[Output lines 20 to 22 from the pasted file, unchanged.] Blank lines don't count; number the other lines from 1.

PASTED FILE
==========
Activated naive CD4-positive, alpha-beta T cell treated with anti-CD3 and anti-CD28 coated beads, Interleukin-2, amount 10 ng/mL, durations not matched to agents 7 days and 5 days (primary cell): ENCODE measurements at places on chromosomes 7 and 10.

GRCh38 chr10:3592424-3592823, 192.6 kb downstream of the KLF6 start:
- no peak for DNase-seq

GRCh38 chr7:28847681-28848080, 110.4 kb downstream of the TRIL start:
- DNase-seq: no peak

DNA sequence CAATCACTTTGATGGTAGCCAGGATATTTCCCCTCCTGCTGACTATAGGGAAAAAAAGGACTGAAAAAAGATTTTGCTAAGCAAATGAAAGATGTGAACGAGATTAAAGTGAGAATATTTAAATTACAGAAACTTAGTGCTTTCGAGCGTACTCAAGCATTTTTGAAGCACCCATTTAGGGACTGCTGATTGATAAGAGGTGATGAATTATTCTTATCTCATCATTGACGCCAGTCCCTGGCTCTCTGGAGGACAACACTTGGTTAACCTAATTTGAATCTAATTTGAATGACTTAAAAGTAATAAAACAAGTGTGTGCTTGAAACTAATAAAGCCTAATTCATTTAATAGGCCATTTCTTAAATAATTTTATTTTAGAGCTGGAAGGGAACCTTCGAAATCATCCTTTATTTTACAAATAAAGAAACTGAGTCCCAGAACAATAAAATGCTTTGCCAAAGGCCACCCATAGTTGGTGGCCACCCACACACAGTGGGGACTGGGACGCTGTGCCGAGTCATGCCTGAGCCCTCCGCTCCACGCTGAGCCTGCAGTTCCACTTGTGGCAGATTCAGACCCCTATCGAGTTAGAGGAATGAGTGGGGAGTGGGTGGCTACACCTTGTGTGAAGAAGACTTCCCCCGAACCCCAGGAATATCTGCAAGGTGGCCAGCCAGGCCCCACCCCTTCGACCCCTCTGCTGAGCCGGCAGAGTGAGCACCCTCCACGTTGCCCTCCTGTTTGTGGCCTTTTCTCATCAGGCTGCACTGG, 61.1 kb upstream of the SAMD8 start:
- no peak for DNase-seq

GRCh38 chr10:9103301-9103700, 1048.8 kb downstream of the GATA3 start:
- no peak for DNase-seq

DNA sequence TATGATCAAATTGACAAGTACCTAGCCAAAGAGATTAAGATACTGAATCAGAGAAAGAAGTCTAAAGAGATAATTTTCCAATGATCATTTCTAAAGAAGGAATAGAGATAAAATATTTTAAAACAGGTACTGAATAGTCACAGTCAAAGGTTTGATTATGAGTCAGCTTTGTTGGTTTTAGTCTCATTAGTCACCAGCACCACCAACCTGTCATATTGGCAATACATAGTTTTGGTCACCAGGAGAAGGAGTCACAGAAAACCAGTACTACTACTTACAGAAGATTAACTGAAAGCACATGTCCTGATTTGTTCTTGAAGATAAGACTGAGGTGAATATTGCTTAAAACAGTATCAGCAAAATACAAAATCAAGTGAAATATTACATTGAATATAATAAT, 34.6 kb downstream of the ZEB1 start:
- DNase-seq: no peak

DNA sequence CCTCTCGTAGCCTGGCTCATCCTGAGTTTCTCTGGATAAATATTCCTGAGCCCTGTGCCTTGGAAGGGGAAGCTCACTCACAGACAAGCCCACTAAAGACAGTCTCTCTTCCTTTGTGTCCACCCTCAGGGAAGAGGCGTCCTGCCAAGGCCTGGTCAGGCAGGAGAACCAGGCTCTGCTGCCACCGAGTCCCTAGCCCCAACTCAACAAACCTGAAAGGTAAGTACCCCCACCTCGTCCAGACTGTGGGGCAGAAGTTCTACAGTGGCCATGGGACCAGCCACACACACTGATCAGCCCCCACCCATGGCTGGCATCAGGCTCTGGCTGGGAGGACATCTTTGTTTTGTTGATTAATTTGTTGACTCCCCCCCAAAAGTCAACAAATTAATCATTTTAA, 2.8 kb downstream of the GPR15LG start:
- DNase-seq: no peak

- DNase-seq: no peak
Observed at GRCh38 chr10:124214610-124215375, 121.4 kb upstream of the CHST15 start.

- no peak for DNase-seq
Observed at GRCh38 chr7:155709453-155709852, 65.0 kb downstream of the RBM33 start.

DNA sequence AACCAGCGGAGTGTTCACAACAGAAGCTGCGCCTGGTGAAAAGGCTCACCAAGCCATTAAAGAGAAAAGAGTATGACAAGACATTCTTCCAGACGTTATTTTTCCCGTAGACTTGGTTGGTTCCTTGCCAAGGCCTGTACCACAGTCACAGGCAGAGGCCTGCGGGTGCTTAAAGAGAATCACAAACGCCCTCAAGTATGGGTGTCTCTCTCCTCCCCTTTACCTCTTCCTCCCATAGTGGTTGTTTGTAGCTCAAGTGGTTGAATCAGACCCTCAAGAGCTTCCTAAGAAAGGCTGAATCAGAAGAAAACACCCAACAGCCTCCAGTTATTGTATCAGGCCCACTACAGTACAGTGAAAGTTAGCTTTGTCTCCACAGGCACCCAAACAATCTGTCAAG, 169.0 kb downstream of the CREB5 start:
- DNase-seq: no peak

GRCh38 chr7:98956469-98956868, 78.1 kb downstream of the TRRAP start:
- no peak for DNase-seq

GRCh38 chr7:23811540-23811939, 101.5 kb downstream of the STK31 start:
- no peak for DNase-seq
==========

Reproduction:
GRCh38 chr7:98956469-98956868, 78.1 kb downstream of the TRRAP start:
- no peak for DNase-seq

GRCh38 chr7:23811540-23811939, 101.5 kb downstream of the STK31 start: